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104 NE W TECHNOL O G Y A ND OFFI CE TRA DI TI ON firm, and industry or service in which the firm engages, which may influence changes and rewards in the secretarial occupation. The final section brings together my conclusions. PATRIMONY IN TRADITIONAL SECRETARIAL WORK ~aditionaDy the secretarial role has been understood as a support role with the subordinate performing a variety of admin- istrative, clerical, and personal tasks for a superior. For the last century, women have been secretaries while men have been princi- pals. The classic description of this role was provided by Rosabeth M. Kiter (1977) in her pioneering work, Men and Women of the Corporation. Focusing on the secretarial role in the structure of a large organization called INDISCO, Kanter analyzed the pat- rimonia] nature of the role relationship between secretaries and their principab. Using Weber's definition of patrimony as a guide, and the "Iord-vamal" mode} as metaphor, she identified three am pects of the traditional boss-secretary relationship: (1) principled arbitrariness (secretaries have no job description but rather are subject to the arbitrary power of a boss who, within limits of fair practice set by Principled or tradition, can make whatever job request of a secretary he chooses); (2) fealty (an emphasis on loyalty and The personal in boss-secretary relations, such that symbolic, emotional, and nonutilitarian rewards become substi- tutes for economic ones); (3) status contingency (the fact that secretaries derive their status from the rank and power of their bosses). Each impacts in varying degrees on secretarial tasks and on the secretary's access to better pay and mobility. TRADITIONAL SECRETARIAL TASKS Secretarial tasks are generally defined by a principal or boss who has a great deal of latitude and personal authority In de- termining what a secretary does. Typically, a secretary and boss carve out a personal set of procedures and understandings con- cerning what tasks the secretary will perform. The organization provides only the merest skeleton for the structure of the secre- tary's job. One boss may delegate challenging and creative work to a secretary. His successor may delegate nothing. The secretary's work is also characterized by a constant flow of orders with no routinized schedule. Typically she must respond "to momentary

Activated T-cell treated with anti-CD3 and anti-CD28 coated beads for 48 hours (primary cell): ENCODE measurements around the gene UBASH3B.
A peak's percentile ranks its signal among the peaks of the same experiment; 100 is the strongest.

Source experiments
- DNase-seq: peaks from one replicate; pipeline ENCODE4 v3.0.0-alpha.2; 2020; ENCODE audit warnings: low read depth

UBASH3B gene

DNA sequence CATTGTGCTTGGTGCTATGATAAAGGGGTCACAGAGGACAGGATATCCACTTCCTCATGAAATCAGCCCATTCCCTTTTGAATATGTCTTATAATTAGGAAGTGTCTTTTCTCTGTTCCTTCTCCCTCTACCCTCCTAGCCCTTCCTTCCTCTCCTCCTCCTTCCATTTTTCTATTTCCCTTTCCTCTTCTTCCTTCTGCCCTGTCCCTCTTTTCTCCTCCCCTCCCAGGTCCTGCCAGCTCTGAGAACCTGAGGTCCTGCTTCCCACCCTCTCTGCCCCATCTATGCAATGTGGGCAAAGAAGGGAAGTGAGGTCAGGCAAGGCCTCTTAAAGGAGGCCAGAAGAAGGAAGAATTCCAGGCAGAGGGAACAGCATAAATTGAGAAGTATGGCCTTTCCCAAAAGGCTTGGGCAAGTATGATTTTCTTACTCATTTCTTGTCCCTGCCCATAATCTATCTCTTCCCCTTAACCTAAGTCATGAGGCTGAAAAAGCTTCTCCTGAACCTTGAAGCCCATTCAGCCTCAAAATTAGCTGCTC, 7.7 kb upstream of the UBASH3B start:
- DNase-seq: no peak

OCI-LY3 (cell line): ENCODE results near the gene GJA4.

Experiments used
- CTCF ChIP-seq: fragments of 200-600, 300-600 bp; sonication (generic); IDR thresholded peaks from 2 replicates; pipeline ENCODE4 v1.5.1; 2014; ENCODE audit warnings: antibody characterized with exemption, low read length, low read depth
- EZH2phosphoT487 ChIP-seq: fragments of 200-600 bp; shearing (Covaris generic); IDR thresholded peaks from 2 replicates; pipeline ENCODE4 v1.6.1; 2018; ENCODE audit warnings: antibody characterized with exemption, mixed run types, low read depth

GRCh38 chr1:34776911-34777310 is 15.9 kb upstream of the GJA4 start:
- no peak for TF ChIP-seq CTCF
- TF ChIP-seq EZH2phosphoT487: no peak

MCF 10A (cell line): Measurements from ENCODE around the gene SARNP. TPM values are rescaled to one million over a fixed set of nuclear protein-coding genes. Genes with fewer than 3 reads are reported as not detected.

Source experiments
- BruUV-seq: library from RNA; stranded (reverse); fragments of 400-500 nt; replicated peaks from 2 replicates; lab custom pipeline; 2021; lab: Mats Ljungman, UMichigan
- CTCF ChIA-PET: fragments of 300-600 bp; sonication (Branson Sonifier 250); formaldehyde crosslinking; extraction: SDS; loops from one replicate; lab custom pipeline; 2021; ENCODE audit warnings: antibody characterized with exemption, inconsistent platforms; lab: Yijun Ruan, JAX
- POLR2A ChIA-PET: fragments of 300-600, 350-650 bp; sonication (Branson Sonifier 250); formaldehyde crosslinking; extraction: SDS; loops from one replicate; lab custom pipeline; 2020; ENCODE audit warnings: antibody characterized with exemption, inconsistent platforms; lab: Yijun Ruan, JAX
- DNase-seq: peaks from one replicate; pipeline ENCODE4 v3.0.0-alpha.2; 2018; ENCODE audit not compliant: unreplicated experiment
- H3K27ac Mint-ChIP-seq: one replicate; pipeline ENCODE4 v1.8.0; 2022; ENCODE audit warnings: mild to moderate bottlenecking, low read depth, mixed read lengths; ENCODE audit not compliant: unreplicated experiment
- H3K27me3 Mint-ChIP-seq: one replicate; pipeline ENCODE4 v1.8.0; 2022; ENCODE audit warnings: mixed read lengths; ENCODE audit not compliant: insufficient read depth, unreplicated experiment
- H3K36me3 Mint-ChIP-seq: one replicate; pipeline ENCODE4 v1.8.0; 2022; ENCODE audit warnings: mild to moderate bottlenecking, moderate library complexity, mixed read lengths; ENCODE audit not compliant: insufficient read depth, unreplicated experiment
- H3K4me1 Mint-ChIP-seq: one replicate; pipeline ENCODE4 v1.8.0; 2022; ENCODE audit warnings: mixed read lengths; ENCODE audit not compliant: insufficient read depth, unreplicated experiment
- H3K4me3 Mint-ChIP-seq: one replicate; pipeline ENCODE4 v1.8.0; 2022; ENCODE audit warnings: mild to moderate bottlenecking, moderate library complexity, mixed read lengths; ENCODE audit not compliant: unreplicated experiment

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MARY C. MURPHREE 105 demands and immediate requests generated on the spot" (Kanter, 1977:79~. Traditionally the secretary acts as a kind of "office wife," performing an array of personal and socioemotional services for her boss. These may include listening to his troubles, performing office housekeeping duties, running personal errands outside the office, or even granting sexual favors (Kanter, 1977:79~813. The secretary must also act as a buffer between the boss and the outside world. This includes acting as a Gatekeeper (screen- ing calb and visitors), as well as assisting the boss In presenting a certain front to the organization or world. As ~ wrote about legal secretaries in my 1977 case study (Murphree 1984a: 1423: Essentially skilled ageneralists,n legal secretaries have tradi- tionally performed a multitude of both simple clerical and house keeping functions and complex administrative and lawyering tasks. Beyond taking shorthand and transcribing items for her boss's sig- nature and beyond acting as his gatekeeper . . . legal secretaries typically might type corporate minutes, draft standard wills or petitions following boiler-plate forms, or check legal citations and references for her attorney. She might also monitor the court cal- endar or docket, handle the firm's bills and charges, and work with an outside accountant on firm taxes. All this has been in addition to filing, ordering supplies, handling the mail, typing endless copy from draft, collating multiple final copies, and, of course, making coffee.... In keeping with the office-wife role expected of her, the Wall Street legal secretary further has traditionally performed certain supportive and nurturant tasks as well. Covering for an attorney's mistakes, lying about his whereabouts when it is helpful, listening supportively (and in confidence) to his career or family problems, . . . are all important tasks associated with her sex-stereotyped role as handmaiden and confidante. REWARDS AND CAREER MOBILITY Secretaries in jobs defined by patrunonial relations are subject to a special set of standards and; rewards that, unlike most other occupations in the office, is highly particularmtic. By and large secretaries are rewarded for loyalty and devotion to their bosses. In the INDISCO study, for example, Kanter found that secretarial ratings were determined by two main traits or attitudes. One was initiative and enthusiasm, and the other was the secretary's ability to "anticipate and take care of personal needs." They were not necessarily rated for professional skills. Even when the company attempted to standardize the evaluation process, managers often